Carreira, Helena ORCID: 0000-0003-1538-2526, Williams, Rachael, Mueller, Martin, Harewood, Rhea, Stanway, Susannah and Bhaskaran, Krishnan (2018). Associations Between Breast Cancer Survivorship and Adverse Mental Health Outcomes: A Systematic Review. JNCI-J. Natl. Cancer Inst., 110 (12). S. 1311 - 1328. CARY: OXFORD UNIV PRESS INC. ISSN 1460-2105

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Abstract

Background: We aimed to systematically review the evidence on adverse mental health outcomes in breast cancer survivors (>= 1 year) compared with women with no history of cancer. Methods: Studies were identified by searching MEDLINE, PsycINFO, the Cumulative Index to Nursing and Allied Health Literature, and the Social Sciences Citation Index, and through backward citation tracking. Two researchers selected the studies, extracted data, and assessed the risk of bias. Results: Sixty studies were included. Of 38 studies of depression, 33 observed more depression in breast cancer survivors; this was statistically significant in 19 studies overall, including six of seven where depression was ascertained clinically, three of four studies of antidepressants, and 13 of 31 that quantified depressive symptoms. Of 21 studies of anxiety, 17 observed more anxiety in breast cancer survivors, statistically significant in 11 studies overall, including two of four with clinical/prescription-based outcomes, and in eight of 17 of anxiety symptoms. Breast cancer survivors also had statistically significantly increased symptoms/frequency of neurocognitive dysfunction (18 of 24 studies), sexual dysfunctions (5 of 6 studies), sleep disturbance (5 of 5 studies), stress-related disorders/PTSD (2 of 3 studies), suicide (2 of 2 studies), somatisation (2 of 2 studies), and bipolar and obsessive-compulsive disorders (1 of 1 study each). Studies were heterogeneous in terms of participants' characteristics, time since diagnosis, ascertainment of outcomes, and measures reported. Approximately one-half of the studies were at high risk of selection bias and confounding by socio-economic status. Conclusions: There is compelling evidence of an increased risk of anxiety, depression and suicide, and neurocognitive and sexual dysfunctions in breast cancer survivors compared with women with no prior cancer. This information can be used to support evidence-based prevention and management strategies. Further population-based and longitudinal research would help to better characterize these associations.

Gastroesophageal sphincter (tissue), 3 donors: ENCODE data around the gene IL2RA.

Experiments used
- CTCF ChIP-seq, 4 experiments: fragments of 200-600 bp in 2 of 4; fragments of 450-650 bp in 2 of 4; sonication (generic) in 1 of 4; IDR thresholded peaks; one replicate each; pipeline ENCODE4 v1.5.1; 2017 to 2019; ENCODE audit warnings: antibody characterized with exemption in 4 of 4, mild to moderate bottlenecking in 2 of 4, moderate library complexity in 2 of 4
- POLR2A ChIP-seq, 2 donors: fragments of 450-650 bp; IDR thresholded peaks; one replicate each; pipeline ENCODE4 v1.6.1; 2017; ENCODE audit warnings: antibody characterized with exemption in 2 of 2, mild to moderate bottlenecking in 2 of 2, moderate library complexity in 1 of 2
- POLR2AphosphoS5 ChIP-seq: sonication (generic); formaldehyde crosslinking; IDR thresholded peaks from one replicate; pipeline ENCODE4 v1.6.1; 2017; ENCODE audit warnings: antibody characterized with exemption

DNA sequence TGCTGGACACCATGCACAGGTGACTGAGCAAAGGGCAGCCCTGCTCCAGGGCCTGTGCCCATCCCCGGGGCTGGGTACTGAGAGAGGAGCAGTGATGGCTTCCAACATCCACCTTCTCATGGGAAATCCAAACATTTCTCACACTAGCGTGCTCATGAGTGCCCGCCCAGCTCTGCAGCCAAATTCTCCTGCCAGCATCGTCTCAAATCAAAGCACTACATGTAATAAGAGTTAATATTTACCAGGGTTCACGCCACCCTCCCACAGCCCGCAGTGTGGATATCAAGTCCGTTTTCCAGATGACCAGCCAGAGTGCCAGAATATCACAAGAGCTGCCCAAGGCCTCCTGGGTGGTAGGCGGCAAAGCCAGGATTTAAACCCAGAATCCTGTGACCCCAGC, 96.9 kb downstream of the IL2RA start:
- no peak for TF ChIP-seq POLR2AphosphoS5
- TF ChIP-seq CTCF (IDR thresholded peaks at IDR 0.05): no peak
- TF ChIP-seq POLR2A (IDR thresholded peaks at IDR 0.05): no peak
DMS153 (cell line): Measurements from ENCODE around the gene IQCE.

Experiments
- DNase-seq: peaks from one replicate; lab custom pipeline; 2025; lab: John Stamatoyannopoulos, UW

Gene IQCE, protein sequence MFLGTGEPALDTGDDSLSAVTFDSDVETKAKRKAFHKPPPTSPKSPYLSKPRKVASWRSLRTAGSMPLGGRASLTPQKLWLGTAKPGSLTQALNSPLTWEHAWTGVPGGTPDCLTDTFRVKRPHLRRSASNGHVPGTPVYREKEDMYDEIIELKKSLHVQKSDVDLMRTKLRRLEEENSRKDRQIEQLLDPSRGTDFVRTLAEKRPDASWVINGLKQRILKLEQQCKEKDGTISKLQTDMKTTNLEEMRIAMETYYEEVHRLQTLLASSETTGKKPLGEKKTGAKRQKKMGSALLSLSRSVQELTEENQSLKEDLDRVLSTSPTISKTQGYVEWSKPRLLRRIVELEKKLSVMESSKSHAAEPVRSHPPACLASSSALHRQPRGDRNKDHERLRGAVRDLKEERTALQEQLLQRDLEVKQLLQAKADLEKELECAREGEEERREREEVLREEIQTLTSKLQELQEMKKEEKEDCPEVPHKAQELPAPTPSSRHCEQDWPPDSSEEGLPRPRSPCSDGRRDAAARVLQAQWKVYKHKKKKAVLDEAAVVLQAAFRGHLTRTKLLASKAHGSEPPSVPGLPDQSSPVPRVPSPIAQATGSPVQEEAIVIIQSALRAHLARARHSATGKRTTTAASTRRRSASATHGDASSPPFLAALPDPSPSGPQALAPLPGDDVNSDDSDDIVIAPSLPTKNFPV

Item Type: Journal Article
Creators:
CreatorsEmailORCIDORCID Put Code
Carreira, HelenaUNSPECIFIEDorcid.org/0000-0003-1538-2526UNSPECIFIED
Williams, RachaelUNSPECIFIEDUNSPECIFIEDUNSPECIFIED
Mueller, MartinUNSPECIFIEDUNSPECIFIEDUNSPECIFIED
Harewood, RheaUNSPECIFIEDUNSPECIFIEDUNSPECIFIED
Stanway, SusannahUNSPECIFIEDUNSPECIFIEDUNSPECIFIED
Bhaskaran, KrishnanUNSPECIFIEDUNSPECIFIEDUNSPECIFIED
URN: urn:nbn:de:hbz:38-162963
DOI: 10.1093/jnci/djy177
Journal or Publication Title: JNCI-J. Natl. Cancer Inst.
Volume: 110
Number: 12
Page Range: S. 1311 - 1328
Date: 2018
Publisher: OXFORD UNIV PRESS INC
Place of Publication: CARY
ISSN: 1460-2105
Language: English
Faculty: Unspecified
Divisions: Unspecified
Subjects: no entry
Uncontrolled Keywords:
KeywordsLanguage
QUALITY-OF-LIFE; LONG-TERM SURVIVORS; CARCINOMA IN-SITU; POPULATION-BASED COHORT; COGNITIVE FEATURES 10; PSYCHOLOGICAL DISTRESS; UNMET NEEDS; ADJUVANT CHEMOTHERAPY; POSTTRAUMATIC-STRESS; POSTMENOPAUSAL WOMENMultiple languages
OncologyMultiple languages
Refereed: Yes
URI: http://kups.ub.uni-koeln.de/id/eprint/16296

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